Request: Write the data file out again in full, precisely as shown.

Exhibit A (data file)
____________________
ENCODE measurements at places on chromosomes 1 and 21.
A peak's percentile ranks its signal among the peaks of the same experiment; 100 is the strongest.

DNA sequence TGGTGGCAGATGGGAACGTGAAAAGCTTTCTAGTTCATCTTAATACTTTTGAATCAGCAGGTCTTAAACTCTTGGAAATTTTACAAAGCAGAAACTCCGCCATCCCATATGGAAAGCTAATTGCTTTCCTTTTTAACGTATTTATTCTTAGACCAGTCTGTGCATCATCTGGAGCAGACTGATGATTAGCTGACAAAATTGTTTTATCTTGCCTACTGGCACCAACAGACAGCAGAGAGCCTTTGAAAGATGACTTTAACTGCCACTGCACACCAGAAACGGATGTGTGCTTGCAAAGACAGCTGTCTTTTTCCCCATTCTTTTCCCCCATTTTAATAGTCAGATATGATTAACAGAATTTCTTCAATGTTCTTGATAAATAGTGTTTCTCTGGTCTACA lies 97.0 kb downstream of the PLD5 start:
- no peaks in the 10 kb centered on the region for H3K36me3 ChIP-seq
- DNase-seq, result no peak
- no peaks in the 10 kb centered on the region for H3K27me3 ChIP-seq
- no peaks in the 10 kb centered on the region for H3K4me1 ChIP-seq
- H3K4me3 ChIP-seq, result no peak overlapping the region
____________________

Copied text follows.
ENCODE measurements at places on chromosomes 1 and 21.
A peak's percentile ranks its signal among the peaks of the same experiment; 100 is the strongest.

DNA sequence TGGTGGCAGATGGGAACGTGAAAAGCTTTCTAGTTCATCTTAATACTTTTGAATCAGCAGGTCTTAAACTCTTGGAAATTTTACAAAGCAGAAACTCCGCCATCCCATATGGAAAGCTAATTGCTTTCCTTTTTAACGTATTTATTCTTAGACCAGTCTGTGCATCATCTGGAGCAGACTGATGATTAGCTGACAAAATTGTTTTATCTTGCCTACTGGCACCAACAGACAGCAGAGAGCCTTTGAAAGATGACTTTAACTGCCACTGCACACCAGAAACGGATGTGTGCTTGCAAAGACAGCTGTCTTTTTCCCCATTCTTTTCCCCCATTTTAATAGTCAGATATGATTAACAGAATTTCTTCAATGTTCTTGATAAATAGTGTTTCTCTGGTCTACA lies 97.0 kb downstream of the PLD5 start:
- no peaks in the 10 kb centered on the region for H3K36me3 ChIP-seq
- DNase-seq, result no peak
- no peaks in the 10 kb centered on the region for H3K27me3 ChIP-seq
- no peaks in the 10 kb centered on the region for H3K4me1 ChIP-seq
- H3K4me3 ChIP-seq, result no peak overlapping the region